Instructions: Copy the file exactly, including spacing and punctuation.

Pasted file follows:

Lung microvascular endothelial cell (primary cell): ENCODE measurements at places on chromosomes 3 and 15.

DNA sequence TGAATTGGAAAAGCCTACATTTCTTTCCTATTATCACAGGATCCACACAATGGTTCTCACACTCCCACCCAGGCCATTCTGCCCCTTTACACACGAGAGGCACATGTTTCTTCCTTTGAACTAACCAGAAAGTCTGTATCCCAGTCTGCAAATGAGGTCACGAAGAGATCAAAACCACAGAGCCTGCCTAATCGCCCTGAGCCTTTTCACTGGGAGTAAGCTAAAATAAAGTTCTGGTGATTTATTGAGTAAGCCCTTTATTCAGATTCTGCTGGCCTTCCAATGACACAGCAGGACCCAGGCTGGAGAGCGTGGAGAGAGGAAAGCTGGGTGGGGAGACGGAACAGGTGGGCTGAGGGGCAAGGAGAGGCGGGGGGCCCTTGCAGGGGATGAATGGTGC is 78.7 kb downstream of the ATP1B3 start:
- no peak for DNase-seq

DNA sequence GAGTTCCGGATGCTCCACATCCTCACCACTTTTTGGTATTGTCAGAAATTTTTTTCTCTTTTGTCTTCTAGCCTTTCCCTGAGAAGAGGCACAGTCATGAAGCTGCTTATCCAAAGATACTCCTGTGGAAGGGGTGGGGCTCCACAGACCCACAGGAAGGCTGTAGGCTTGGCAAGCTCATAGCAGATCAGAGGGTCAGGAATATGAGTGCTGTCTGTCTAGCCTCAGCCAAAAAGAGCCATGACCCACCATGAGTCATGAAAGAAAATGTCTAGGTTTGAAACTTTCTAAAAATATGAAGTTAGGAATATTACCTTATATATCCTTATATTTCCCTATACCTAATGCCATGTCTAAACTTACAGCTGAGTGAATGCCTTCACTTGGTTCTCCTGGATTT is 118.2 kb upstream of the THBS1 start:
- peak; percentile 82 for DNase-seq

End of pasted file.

Lung microvascular endothelial cell (primary cell): ENCODE measurements at places on chromosomes 3 and 15.

DNA sequence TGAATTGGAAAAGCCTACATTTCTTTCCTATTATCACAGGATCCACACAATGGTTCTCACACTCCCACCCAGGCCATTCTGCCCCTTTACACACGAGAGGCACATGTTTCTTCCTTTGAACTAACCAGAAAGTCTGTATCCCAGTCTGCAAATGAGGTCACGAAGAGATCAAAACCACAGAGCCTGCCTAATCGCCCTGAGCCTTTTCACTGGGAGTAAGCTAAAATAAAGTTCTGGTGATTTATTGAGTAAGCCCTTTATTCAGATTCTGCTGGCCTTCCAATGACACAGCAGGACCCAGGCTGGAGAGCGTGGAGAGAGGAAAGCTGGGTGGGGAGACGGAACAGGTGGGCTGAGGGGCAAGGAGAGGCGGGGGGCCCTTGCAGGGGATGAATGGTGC is 78.7 kb downstream of the ATP1B3 start:
- no peak for DNase-seq

DNA sequence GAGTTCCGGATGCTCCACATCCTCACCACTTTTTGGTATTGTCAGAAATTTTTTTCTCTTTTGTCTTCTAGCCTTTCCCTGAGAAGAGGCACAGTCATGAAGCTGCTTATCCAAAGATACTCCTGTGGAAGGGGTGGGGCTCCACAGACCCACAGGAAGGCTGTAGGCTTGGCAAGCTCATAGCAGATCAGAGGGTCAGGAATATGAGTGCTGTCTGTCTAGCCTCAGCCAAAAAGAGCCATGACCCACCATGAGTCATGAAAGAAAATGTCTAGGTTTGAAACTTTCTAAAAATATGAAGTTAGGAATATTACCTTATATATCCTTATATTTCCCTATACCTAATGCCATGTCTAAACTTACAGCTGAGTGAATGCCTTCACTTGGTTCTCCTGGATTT is 118.2 kb upstream of the THBS1 start:
- peak; percentile 82 for DNase-seq